Judas Priest's classic album Painkiller turned 30 years old on September 3, and vocalist Rob Halford certainly wants to celebrate. Halford recently told the Jeremy White Podcast the band is looking into different ways to celebrate the album's birthday, but hasn't landed on anything specific yet.
"We're looking at all the opportunities. I'll tell you, these kind of things creep up on you," said Halford. "But Painkiller is a very special album to Priest and to the metal world for everything that it stands for and still gives to people. And we're aware of that. So we as a band and management and the label, we're always looking at opportunities to celebrate these milestones. And so we just direct everybody to the main Priest account on Instagram and Facebook and whatever, Twitter, and that's where all the news is. But there's definitely gonna be some kind of a party."
Halford also spoke about the iconic drum intro the title tracked, performed by none other by then-new drummer Scott Travis.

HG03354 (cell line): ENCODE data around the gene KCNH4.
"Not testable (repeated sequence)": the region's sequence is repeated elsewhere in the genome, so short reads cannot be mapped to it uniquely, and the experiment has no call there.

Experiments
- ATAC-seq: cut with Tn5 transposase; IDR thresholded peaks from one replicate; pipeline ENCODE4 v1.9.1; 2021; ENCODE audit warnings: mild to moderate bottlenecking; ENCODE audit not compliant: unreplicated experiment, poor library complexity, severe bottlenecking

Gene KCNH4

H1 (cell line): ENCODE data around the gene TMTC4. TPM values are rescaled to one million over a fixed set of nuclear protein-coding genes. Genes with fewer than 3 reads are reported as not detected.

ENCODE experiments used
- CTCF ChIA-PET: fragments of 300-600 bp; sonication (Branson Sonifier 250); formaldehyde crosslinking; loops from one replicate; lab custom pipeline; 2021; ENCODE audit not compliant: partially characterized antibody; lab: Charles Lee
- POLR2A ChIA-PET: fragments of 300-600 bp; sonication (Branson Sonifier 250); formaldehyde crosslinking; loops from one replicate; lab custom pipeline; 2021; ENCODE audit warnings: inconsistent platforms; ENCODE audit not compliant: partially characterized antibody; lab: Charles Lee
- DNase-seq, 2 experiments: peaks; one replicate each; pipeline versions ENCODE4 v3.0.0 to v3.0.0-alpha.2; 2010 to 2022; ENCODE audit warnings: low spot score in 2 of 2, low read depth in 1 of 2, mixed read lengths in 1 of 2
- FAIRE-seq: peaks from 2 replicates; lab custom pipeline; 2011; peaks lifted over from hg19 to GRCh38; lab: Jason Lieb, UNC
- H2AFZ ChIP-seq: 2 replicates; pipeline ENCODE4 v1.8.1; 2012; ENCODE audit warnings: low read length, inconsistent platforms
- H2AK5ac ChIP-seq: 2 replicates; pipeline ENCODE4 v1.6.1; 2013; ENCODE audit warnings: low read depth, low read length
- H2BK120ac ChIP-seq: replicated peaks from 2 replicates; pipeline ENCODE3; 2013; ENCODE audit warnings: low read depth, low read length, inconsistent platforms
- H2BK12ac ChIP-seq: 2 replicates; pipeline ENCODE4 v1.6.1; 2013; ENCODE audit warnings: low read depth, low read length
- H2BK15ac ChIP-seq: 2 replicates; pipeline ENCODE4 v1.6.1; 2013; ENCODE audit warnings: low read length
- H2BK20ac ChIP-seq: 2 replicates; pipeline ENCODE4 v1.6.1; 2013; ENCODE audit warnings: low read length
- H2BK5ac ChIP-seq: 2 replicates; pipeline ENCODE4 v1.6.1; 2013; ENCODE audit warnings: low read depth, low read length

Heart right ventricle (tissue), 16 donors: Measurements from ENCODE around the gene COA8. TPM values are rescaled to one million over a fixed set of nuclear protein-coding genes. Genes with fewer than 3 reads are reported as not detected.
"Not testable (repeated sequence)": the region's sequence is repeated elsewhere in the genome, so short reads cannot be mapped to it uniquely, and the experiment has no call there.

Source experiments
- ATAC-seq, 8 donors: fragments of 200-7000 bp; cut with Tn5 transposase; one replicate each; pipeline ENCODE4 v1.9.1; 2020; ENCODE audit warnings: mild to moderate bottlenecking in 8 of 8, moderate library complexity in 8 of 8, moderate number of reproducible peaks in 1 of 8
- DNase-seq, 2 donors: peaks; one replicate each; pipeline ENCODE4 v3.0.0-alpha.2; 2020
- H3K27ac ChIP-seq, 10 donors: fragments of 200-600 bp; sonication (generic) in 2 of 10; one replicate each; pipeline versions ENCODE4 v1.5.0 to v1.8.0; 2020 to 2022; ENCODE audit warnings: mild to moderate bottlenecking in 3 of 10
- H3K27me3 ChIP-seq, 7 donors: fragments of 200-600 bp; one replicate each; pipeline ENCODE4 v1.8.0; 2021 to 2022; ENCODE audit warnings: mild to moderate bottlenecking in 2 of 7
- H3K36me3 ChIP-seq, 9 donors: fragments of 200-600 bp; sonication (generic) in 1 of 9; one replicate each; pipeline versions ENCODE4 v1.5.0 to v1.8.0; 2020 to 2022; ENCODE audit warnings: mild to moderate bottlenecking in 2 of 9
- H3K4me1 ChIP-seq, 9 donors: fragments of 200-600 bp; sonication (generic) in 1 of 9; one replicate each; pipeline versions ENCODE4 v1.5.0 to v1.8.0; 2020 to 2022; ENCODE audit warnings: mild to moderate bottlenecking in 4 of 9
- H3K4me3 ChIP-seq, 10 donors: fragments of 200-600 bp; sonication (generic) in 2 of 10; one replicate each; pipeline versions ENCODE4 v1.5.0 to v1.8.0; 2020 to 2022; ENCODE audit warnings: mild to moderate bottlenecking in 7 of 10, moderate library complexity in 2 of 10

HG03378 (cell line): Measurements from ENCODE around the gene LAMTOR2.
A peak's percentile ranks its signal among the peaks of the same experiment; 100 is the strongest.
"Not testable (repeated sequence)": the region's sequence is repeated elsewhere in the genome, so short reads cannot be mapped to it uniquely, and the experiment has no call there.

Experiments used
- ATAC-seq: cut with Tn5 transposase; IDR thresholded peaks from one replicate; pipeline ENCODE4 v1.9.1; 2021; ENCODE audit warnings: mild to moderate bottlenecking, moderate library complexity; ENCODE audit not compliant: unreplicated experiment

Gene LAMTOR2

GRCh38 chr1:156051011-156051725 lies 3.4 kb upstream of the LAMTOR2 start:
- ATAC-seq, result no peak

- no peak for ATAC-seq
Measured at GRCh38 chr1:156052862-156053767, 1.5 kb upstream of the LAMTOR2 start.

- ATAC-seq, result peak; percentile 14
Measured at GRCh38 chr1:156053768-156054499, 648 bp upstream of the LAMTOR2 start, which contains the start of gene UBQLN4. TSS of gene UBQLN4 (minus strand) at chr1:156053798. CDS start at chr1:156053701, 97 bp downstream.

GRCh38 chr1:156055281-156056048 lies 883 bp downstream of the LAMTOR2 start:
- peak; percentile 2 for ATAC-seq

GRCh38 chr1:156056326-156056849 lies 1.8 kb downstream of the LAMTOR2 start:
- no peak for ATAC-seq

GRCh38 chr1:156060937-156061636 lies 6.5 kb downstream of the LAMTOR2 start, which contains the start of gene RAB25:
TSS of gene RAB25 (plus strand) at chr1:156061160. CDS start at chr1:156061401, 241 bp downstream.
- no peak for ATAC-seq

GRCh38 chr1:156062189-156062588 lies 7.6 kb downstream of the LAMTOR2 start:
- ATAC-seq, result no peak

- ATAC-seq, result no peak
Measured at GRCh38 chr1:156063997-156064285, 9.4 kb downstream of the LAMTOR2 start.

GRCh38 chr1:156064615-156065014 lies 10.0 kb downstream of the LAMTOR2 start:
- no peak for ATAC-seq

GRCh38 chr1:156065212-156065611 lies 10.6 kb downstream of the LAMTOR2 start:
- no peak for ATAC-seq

"It happened organically. We were writing all the songs for the record. We finished doing all the writing," said Halford. "And then back in the album world, making albums, like we still do as a band — we make records which are called albums which take you through the songs that we represent ourselves with at that time, whenever we do it — this 'Painkiller' track, which ended up being the title track… And sometimes the title track doesn't necessarily have to lead the record off. But it just felt such a potent statement.
"In all of the songs that we'd written, we felt that this had so much to say and that because it needed this kind of extraordinary opening — the drums instead of a screaming voice or wailing guitars — we thought, 'Let's go for it.' And what a great way to introduce Scott for the first time, as it was then, with Priest, with that particular record. It still lights up the room. Whenever we play 'Painkiller' live and Scott's there by myself on the stage doing that opening thing, fans go absolutely nuts. It's a bit of metal iconography right there. It's a glorious statement."